A century lived in a day. Visits to local officials, sitting in the cramped sweltering jeep listening to Carissa try to negotiate the return of her bags with Egypt Air and security at Entebbe (is it the baggage people refusing to give the Egypt Air man the luggage or Tariq refusing to pick them up despite the letters? ANd where is Tariq?) Meeting with the social worker, interminable, surreal budget meeting ("how many people can sit around a million schilling table?"), wondering why our project directive seems so opaque to the man who's supposed to be our lead on the ground (who is in fact in Sudan), hot walk to the project to try to get some exercise. John Kamul from the hotel who promises to take me to the Rwenzori hills next time I'm here.
The tension between really describing the truth of the minutaie of the project, which seems like a snarl of eels, the edible ones indistinguishable from the mildly electric, nothing straightforward, nothing as we imagine it might be, everything a sidestep, and knowing that the people who support us have north american lenses. Not trusting my own lenses anymore, not knowing where I filter for the truth of development that the experienced soldiers reassure me of, or where I should be standing up and weeping.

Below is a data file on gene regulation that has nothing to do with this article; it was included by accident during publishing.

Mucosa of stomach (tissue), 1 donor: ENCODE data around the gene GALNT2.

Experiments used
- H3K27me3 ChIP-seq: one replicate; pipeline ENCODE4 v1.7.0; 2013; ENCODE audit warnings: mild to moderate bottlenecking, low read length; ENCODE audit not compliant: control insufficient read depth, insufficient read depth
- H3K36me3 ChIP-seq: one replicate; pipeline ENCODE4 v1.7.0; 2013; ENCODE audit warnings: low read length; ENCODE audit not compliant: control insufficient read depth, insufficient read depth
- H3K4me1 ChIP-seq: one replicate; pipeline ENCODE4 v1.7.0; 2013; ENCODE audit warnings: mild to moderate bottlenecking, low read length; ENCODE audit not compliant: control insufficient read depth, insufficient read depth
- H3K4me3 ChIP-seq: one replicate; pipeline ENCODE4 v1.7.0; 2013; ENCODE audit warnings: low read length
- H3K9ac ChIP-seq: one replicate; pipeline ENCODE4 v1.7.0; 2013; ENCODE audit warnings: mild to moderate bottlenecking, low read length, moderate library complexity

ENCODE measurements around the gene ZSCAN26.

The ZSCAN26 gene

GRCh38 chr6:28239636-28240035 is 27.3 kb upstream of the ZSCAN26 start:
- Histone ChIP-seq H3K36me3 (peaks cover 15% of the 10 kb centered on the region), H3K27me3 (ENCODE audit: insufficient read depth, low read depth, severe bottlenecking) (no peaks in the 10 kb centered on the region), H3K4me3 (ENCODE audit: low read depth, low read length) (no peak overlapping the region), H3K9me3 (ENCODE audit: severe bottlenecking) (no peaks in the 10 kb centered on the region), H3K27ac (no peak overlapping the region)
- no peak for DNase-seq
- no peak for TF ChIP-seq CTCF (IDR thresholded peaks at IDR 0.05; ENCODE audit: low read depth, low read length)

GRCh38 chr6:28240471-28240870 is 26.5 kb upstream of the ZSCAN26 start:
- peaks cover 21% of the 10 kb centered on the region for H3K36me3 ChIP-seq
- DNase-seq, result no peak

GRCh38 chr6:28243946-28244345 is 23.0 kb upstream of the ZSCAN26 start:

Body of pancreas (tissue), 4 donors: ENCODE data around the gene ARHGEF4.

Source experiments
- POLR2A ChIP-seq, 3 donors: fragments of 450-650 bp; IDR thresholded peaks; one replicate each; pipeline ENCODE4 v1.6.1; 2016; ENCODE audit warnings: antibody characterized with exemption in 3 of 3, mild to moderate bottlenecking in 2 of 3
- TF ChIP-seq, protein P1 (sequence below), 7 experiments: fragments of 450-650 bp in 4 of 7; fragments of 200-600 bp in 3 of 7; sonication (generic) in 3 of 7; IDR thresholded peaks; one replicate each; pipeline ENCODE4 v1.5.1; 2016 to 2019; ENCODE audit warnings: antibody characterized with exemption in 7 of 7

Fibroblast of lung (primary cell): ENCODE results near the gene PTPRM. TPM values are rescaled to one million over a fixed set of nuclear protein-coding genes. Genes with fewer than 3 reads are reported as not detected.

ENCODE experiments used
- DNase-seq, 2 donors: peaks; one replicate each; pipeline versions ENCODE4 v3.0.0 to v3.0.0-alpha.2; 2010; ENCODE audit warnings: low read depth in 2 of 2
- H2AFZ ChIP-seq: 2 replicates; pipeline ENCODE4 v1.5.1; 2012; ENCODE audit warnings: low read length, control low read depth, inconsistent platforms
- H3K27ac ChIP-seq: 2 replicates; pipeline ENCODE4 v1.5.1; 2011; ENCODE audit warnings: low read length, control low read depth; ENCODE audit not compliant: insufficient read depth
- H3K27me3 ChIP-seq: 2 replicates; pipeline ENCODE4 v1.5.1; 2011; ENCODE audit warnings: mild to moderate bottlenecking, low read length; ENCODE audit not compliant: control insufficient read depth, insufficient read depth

And tonight, the children. The children. THe little ones singing the pragmatic songs of africa. "When you meet and elephant, what do you do? Nothing but PRAY." They drop to their knees, giggling. The big kids telling us their truths, truly trusting us, everyone in tears, everyone drawing us pictures of love such as I've never received before. Two of them drawing pictures of me. Derrick plastered to my side, carefully folding everyone else's love letters to me, to the Canadians.
Six year old Moses' picture, in six pieces, explained to blair. This is a maple leaf. And this is a house. And this a flower. And this is the ugandan flag. And this is a steer. And this is someone chopping. The chopping is a stick figure, with machete, another figure on the ground splashing blood.
I have never felt so much like I don't know what the hell I'm doing in my life. Tonight I sobbed.